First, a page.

The aim of the trip is to provide opportunities for you to practice some basic field techniques which you may later use in other modules and in particular your independent Research Study in the third year. The field techniques include soil augering, slope profiling, vegetation studies using quadrats and the development of observational skills in the built environment. These techniques are employed in the study of soils at Snipe Dales Country Park near Horncastle en route to Skegness, at Gibraltar Point Nature Reserve on the edge of the Wash to the south of Skegness and in the town of Skegness itself.
Based in the coastal village of Chora Sphakia, southwest Crete, this field class provides the opportunity to apply geographical methods and techniques within a dryland setting relatively untouched by mass tourism and a landscape dominated by the White Mountains (Lefka Ori) and deeply incised river systems that drain into the Libyan Sea. With a strongly emphasis on group-based working, the field course focuses upon five themes:
- The geomorphological impacts of extreme floods on river systems;
- Sea-level change and coastal mass-movements;
- The mirco-climates of gorge systems;
- The economic, social and cultural aspects of tourism and rural geography in Crete;
- Agricultural development.
Marrakech/Agadir, South Western Morocco
This ‘flagship’ field trip involves a week-long visit to south western Morocco and is based in the iconic historic city of Marrakech and the coastal tourist centre of Agadir. The trip provides final year students with an experience of the human and physical geography of a country which reflects a long and varied historical journey on a continent with contrasting climatic and cultural characteristics. You will visit a number of locations which illustrate the cultural and physical background to Morocco but also provide examples of current issues and challenges faced by the country. These include the degradation of the environment through vegetation removal and over-exploitation and soil erosion, the conservation and management of water resources and other natural resources such as the argan woodland, the role of women in Islamic Moroccan society and the development of a sustainable tourism industry. Visits include the world famous medina and square Jmaa El Fnaa in Marrakech, historic grain stores and local women’s cooperatives in the Anti Atlas Mountains, the Argan Biosphere Reserve and Souss-Massa National Park near Agadir and desert oases in the far south of the country.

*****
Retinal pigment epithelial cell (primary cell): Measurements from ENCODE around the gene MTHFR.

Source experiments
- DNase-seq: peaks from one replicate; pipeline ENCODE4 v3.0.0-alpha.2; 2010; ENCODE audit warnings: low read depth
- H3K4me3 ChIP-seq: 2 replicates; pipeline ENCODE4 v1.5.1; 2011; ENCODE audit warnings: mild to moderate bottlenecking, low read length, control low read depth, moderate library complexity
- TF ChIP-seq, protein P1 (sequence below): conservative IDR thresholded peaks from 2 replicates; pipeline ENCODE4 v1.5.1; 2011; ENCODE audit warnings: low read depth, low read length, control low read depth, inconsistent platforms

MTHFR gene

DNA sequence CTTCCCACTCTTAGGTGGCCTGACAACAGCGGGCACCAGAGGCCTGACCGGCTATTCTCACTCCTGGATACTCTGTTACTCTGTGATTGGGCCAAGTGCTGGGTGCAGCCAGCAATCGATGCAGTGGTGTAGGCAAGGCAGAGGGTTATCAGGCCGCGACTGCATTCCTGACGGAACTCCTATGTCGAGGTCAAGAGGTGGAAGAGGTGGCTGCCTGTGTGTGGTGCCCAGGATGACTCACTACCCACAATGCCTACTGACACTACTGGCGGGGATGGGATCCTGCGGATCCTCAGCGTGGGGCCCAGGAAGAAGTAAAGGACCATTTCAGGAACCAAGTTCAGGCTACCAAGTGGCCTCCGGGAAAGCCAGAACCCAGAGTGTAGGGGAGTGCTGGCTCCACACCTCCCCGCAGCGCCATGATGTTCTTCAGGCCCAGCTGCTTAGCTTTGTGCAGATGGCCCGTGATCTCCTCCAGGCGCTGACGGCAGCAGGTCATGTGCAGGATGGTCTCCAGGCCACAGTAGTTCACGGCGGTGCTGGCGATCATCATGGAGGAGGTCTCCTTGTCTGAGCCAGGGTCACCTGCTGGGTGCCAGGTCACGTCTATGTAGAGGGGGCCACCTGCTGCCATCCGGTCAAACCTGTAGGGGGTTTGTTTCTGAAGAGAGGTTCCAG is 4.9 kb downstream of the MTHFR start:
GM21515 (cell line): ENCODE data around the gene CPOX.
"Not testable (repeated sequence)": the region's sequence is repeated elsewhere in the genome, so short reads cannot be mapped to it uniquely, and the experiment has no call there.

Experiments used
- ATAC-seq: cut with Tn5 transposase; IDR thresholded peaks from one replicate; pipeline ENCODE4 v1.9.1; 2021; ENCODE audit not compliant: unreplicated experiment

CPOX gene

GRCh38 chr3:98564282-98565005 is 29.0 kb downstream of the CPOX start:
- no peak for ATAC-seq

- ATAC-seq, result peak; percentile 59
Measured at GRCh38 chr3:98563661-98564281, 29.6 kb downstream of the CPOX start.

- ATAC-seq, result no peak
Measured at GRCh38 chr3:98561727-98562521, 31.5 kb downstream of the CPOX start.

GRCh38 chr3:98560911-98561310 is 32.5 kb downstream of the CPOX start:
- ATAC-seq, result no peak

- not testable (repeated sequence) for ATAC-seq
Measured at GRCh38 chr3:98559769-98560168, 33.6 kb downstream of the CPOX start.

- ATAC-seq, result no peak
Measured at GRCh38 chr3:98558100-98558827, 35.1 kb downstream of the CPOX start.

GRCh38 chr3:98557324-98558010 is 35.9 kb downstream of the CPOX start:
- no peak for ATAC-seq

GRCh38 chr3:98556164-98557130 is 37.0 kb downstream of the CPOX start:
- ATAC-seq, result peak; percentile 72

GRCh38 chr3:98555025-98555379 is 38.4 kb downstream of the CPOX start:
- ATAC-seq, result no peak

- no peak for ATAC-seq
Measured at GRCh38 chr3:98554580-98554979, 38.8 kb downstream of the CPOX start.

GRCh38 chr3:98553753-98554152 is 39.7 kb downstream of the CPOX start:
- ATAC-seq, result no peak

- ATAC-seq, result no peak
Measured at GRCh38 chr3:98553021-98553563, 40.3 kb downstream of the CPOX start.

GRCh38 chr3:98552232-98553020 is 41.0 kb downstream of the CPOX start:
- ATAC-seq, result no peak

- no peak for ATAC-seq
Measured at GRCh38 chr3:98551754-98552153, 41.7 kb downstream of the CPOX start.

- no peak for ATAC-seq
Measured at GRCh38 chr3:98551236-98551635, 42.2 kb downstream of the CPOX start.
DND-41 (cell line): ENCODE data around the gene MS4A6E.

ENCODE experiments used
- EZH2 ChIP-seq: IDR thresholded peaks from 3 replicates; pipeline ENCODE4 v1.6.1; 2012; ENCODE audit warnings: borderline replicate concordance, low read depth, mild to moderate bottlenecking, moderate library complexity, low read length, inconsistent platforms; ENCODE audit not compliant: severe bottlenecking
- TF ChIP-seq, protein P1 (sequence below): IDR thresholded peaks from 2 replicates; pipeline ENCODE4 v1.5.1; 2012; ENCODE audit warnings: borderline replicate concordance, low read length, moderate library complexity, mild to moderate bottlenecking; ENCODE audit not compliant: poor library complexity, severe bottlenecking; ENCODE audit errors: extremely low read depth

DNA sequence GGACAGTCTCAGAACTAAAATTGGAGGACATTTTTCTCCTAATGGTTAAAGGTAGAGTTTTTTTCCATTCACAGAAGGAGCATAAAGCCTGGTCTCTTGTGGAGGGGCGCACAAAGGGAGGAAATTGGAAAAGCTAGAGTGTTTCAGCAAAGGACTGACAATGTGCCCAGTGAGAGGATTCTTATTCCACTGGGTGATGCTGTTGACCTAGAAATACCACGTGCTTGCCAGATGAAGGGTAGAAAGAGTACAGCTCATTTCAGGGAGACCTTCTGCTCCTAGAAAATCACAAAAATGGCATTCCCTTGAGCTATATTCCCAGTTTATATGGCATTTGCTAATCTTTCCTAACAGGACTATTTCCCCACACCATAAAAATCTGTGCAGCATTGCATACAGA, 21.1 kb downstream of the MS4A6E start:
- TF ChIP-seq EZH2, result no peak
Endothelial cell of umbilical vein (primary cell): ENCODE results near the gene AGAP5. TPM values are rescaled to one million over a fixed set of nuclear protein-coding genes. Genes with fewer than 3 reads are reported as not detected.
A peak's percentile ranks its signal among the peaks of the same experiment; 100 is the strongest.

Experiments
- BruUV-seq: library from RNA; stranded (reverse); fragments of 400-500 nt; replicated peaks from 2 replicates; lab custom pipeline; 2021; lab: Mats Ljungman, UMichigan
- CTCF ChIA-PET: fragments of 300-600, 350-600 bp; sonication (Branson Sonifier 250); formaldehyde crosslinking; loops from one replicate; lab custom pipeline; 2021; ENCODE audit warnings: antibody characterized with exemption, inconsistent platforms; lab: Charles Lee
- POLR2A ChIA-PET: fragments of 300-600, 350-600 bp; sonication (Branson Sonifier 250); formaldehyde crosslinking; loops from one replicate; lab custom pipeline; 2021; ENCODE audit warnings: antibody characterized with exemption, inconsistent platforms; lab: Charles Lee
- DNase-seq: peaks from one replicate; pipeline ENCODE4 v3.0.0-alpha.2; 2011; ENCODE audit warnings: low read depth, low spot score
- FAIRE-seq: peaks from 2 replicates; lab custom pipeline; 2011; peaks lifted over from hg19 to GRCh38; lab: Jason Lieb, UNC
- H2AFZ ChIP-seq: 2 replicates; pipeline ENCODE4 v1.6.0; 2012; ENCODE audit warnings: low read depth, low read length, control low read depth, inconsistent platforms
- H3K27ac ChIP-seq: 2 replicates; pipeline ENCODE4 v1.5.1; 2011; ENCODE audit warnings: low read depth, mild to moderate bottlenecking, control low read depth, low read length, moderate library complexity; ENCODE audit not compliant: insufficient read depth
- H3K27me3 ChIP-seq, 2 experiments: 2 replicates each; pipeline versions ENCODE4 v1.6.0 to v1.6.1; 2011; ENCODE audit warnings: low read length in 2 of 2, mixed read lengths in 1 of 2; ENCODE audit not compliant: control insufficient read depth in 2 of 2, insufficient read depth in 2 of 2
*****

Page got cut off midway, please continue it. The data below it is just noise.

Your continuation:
During the ten-day field course in Morocco, you will visit urban and rural areas to understand contemporary debates related to development associated with rural and urban areas in developing countries. The fieldtrip explores the areas of Marrakesh, Agadir, Essaouira, Ouarzazate, Imli, etc. You will also undertake your own projects on topics such as rural development, sustainable tourism, migration, urban agriculture, water shortages and sustainable energy.
Single Day Trips
Quarndon, Allestee Park and Mackworth
This half day field trip is designed to provide an opportunity for you to ‘ground truth’ the locations that you will have been working on in practicals using air photographs. The area studied is local to the University and includes locations such as Quorndon, Allestree Park, Mackworth Estate and the ‘University Quarter’. Both physical and cultural/human features of the local area are investigated. The fieldtrip also provides an opportunity for you to become familiar with the geography of the northern and western edge of the city and the immediate surroundings of the University.
Burbage South / Higger Tor
The rugged gritstone uplands of the Peak District provide an opportunity to investigate key geomorphological concepts and processes first hand. On this trip you will learn how to ‘read’ and interpret the landscape, and produce your very own geomorphological map of the area.
During this self-directed trip you will undertake GPS data collection within a local residential area for GIS-based asset mapping and management.